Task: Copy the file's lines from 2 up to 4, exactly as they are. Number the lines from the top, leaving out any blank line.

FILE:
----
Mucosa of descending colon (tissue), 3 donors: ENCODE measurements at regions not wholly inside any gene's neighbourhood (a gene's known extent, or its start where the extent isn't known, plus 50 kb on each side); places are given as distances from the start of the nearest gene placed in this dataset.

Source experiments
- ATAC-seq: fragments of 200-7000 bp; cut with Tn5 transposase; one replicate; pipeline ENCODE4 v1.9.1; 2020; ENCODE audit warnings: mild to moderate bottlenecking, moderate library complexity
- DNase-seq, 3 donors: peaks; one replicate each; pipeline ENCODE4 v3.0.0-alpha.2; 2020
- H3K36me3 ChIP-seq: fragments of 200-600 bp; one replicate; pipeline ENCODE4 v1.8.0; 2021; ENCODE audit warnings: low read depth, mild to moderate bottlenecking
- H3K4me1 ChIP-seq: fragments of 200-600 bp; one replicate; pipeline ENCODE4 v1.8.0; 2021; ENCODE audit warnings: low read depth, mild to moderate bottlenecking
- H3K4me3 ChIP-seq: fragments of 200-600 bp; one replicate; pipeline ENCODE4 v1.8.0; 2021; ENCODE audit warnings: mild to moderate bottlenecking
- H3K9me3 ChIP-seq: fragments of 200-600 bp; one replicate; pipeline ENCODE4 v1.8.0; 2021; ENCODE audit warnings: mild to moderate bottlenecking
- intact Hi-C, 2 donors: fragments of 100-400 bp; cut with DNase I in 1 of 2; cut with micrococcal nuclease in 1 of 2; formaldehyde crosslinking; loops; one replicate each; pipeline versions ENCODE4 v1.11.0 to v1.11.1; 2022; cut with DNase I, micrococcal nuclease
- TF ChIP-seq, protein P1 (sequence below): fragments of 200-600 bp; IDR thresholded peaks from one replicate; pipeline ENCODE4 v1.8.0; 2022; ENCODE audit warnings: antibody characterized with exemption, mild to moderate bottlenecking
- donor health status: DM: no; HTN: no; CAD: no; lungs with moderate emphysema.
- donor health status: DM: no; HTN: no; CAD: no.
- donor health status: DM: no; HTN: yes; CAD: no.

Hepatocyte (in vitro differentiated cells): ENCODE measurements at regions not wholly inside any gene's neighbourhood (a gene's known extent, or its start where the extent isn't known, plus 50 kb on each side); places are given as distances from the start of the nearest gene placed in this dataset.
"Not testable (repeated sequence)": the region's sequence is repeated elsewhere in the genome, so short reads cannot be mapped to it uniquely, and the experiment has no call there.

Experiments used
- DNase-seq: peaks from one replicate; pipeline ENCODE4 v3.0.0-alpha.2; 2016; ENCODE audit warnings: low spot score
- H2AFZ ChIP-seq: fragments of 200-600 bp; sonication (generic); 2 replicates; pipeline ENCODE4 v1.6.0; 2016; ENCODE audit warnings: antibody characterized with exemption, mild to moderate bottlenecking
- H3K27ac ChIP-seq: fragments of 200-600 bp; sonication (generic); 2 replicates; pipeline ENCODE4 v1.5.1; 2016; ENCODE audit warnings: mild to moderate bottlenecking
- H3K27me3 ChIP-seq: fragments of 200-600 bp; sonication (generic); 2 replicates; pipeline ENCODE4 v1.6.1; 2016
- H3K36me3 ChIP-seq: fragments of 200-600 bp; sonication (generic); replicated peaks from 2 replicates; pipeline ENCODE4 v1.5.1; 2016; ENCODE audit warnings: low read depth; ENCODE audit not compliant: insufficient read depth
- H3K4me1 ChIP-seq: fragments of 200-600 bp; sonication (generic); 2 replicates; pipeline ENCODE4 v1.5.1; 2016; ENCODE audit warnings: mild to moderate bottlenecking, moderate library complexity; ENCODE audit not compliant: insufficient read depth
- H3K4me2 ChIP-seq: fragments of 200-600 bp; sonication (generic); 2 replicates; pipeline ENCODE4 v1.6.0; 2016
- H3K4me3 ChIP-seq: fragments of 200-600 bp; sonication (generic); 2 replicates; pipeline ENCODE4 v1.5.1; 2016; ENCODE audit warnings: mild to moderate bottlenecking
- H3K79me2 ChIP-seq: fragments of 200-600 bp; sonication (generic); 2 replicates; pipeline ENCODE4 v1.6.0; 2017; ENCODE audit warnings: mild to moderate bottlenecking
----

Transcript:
Source experiments
- ATAC-seq: fragments of 200-7000 bp; cut with Tn5 transposase; one replicate; pipeline ENCODE4 v1.9.1; 2020; ENCODE audit warnings: mild to moderate bottlenecking, moderate library complexity
- DNase-seq, 3 donors: peaks; one replicate each; pipeline ENCODE4 v3.0.0-alpha.2; 2020